The Tri-State Area Remembers 9/11 More Than Most


Fordham’s 9/11 memorial garden is an unusually peaceful place on campus. (Courtesy of Instagram)

On my daily morning run, I pass through the Rose Hill campus garden, between Murray-Weigel and Thebaud Hall, right across from Finlay. In the madness of Fordham mornings — students going to class, getting breakfast, meeting with friends — the garden is a brief respite from the chaos, an unusually peaceful place. It is a small garden and, most mornings, it takes only a few seconds to run through. 

This Sunday, however, I stopped short in the garden, as is my habit every year. In the center of the green, surrounded by an array of bushes, there is a stone with 39 names written on it. On the top is a dedication: “In memory of the women and men of Fordham who lost their lives on September 11, 2001.” This dedication is something many Fordham students walk past everyday without ever sparing it a glance. To many students, especially those who come from outside the New York Metropolitan area, the significance of the stone is lost completely. 

The monument isn’t an unusual sight in the Tri-State Area. Where I am from, New Jersey, my town and every town surrounding it has a similar monument somewhere. On it is a list of names of firefighters, police officers and ordinary workers. It’s a list of people who, on the morning of Sept. 11, kissed their spouses goodbye, told their children to have a good day at school and told their parents they loved them. It’s a list of people who had books they were reading, movies they were excited to see and favorite songs they couldn’t stop listening to. It’s a list of people who never came home. 

I’ve talked to Fordham faculty who were present on campus on 9/11 and the chaos that followed over the ensuing weeks. Remember, this was a time before everyone had cellular devices. People were lined up for phones. The school was trying to locate students who had been working in the city and students tried to contact their parents who worked in Manhattan. 

My generation — and more specifically, the class of 2024 — is the first to be born almost entirely in a post-9/11 world. We have never lived in a world where we don’t have to go through added security at airports. We have never lived in a world where the Twin Towers were a part of the New York City skyline. 

I have heard that the events of Sept. 11, 2001 shattered the myth of American invincibility, the notion that no foreign group or power could cause us any real harm. The class of 2024 has never felt that unquestioned safety. The world we know is a fearful one. The black smoke that poured from the Towers still hangs over us. 

One of the strange things about coming to college is encountering people who were raised in different parts of the country and realizing that things you assumed were a part of the universal experience are actually quite unique to your town, state or region. In New Jersey, 9/11 is always a solemn day in schools. There is a moment of silence in the morning, and teachers tell stories about their 9/11 experiences. Everyone remembers where they were that day and what they were doing when they first heard about the attacks. Everyone knows someone who was in Manhattan that day. Almost everyone is at least one degree away from someone who perished during the attack.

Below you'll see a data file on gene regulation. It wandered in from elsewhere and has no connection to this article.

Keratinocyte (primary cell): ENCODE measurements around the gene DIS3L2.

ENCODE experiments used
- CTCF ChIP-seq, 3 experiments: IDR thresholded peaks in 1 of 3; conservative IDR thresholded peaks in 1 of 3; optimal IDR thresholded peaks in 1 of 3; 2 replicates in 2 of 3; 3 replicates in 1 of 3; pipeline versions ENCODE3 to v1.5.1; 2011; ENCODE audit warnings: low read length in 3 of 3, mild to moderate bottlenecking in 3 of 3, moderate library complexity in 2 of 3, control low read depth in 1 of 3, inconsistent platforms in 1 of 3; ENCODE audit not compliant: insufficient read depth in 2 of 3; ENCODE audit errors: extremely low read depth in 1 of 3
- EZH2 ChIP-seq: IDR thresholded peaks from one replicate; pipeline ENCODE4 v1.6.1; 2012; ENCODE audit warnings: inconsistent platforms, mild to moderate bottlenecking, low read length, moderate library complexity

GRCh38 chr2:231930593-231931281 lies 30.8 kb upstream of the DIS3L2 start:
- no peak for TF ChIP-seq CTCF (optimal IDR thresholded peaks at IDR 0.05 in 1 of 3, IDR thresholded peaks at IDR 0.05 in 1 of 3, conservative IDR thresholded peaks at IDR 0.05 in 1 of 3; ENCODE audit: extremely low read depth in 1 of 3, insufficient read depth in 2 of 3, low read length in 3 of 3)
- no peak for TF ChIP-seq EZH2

I always assumed that the trauma associated with 9/11 was a national experience. Coming to Fordham University, I realized that for a lot of people in other states, 9/11 was never as big of a deal. It was a tragedy, to be sure, but one that happened far away to other people. But in the Tri-State Area, stories about 9/11 were always about us: our families, our friends, our neighbors and our city. 

Unlike similar traumatic moments, such as Pearl Harbor or the Kennedy assassination, the national trauma of 9/11 has become more complex and politicized over the past two decades. It is difficult to talk about 9/11 without also mentioning in the same breath the wars in Iraq and Afghanistan, the consequences of American imperialism or the Patriot Act. Mentioning 9/11 in our present atmosphere often feels more like an excuse to showcase fervent patriotism or an excuse to criticize the failures of America’s past more than it feels like a national tragedy. 

Some historians say that it takes 20 years for an event to become history; if that’s the case, then 9/11 officially joined the history books last year in 2021. Much like other national tragedies, it has begun to sink into the annals of memory. Fordham’s current undergraduate students have no memory of 9/11, either because they were too young or had not yet been born. For many across the country and the world, it’s a relic of the past, something to be learned about but not mourned. 

But not in the Tri-State Area. Every year, on Sept. 11, thousands of people visit the 9/11 Memorial and Museum to pay their respects and to remember the ones that were lost. For all Fordham students, if you find yourself in the city on the 11th of September next year remember that, here, we will never forget. Here, there are scars from that day that have still not healed. Take a moment, in your own way, to shut out the hustle and bustle of New York City, and remember that horrible, horrible day, and all the people who never got to come home. 

On Sunday morning, I stopped in the garden and read the 39 names listed on the stone. I said a prayer. And I continued my run.

Michael Sluck, FCRH ’24, is a political science and computer science major from Verona, N.J.